Public schools in Riverside where I work are gearing up for the annual Caudill and Bluestem awards and this year, as we have for the past three, our staff is sharing the responsibility of book talking the books on the nominee lists. It’s a nice chance for us Public Librarians to help the School Librarians with the heavy responsibility of getting kids excited about reading from the award list. I say “heavy” because since adding the Bluestem award, both lists have a combined total of about 40 books, give or take. (Some are repeated on both lists, phew!)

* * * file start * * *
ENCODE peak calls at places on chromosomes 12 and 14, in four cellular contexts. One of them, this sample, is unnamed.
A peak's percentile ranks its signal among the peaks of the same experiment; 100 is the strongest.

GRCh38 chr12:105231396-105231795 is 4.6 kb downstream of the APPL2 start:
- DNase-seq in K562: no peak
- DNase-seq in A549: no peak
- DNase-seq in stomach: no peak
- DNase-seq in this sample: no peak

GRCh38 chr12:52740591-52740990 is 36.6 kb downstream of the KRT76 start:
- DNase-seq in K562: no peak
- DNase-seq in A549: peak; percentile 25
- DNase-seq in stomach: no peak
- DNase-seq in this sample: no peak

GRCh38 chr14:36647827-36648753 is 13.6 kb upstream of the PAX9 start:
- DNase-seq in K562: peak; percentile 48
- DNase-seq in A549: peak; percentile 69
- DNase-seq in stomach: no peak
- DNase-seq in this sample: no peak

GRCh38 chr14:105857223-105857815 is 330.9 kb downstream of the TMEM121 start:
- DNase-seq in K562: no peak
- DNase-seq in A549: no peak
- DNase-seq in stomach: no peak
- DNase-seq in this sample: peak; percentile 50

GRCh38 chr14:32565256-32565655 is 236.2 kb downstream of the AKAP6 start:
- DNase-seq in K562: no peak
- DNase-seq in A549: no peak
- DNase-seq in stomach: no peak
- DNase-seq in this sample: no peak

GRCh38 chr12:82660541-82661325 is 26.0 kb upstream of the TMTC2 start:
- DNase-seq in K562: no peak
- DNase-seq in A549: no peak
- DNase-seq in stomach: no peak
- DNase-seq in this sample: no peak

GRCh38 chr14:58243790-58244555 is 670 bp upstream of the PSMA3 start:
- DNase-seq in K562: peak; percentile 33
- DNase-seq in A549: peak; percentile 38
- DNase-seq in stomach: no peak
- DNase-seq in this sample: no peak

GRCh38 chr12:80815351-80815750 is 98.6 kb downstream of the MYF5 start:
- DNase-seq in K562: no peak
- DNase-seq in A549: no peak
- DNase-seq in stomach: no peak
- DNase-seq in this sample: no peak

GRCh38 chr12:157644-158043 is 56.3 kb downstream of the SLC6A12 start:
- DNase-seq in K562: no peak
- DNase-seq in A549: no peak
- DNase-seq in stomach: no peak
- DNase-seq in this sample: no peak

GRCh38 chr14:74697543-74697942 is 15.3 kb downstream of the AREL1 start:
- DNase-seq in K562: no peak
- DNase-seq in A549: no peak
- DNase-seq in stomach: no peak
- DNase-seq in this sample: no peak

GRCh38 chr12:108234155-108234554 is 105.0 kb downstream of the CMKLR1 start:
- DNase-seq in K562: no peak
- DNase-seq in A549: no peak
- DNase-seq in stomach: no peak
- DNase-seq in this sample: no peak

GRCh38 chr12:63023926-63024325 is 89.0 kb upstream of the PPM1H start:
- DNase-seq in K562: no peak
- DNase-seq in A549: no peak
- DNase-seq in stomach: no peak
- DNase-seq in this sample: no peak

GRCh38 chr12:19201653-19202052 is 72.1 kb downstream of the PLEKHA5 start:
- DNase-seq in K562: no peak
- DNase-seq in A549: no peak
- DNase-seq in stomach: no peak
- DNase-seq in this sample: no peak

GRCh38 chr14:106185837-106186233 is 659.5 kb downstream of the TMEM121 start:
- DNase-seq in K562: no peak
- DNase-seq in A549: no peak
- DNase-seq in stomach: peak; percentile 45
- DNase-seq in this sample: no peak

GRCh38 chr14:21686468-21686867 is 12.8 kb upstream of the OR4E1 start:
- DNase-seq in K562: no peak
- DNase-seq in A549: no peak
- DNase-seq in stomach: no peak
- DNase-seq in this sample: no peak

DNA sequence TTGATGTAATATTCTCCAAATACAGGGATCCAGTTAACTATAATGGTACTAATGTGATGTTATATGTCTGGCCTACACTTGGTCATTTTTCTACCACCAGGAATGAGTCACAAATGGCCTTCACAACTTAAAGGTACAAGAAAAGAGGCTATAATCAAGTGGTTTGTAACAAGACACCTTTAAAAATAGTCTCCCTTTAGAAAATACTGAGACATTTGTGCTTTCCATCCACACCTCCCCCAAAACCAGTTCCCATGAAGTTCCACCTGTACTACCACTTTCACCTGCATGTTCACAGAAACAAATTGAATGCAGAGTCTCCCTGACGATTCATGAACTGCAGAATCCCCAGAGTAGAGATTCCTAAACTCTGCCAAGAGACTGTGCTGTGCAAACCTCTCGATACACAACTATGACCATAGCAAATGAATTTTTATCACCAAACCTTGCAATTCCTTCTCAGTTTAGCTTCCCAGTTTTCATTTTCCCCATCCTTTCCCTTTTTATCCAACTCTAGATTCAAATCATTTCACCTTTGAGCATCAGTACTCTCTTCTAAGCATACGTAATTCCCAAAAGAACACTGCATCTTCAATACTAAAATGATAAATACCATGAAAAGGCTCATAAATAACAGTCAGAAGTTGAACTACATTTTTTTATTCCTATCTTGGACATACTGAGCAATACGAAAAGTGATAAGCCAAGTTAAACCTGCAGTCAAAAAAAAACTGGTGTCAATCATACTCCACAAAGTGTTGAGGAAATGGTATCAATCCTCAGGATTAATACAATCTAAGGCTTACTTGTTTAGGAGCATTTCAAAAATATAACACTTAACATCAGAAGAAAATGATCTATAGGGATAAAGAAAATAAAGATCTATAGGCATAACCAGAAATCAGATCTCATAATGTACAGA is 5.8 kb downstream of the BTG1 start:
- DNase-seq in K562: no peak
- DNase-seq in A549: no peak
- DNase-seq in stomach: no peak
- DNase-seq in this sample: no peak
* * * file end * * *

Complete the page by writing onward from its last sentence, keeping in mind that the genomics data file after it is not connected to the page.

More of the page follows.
In spite of the heavy work load, I find it fun to write an original book talk. I enjoy puzzling out just what details to include. It helps to keep in mind the various ages and grades of your young audience. Was there a particular gross-out scene you know they’d love to hear about? What is it really like to get braces? (The book Smile does a beautiful job of putting you right in the orthodontist’s chair.) It can be a challenge to know just what details and how to describe an historical fiction book like, War Horse. What does each grade know about World War I? Should I just focus on the horse’s experience?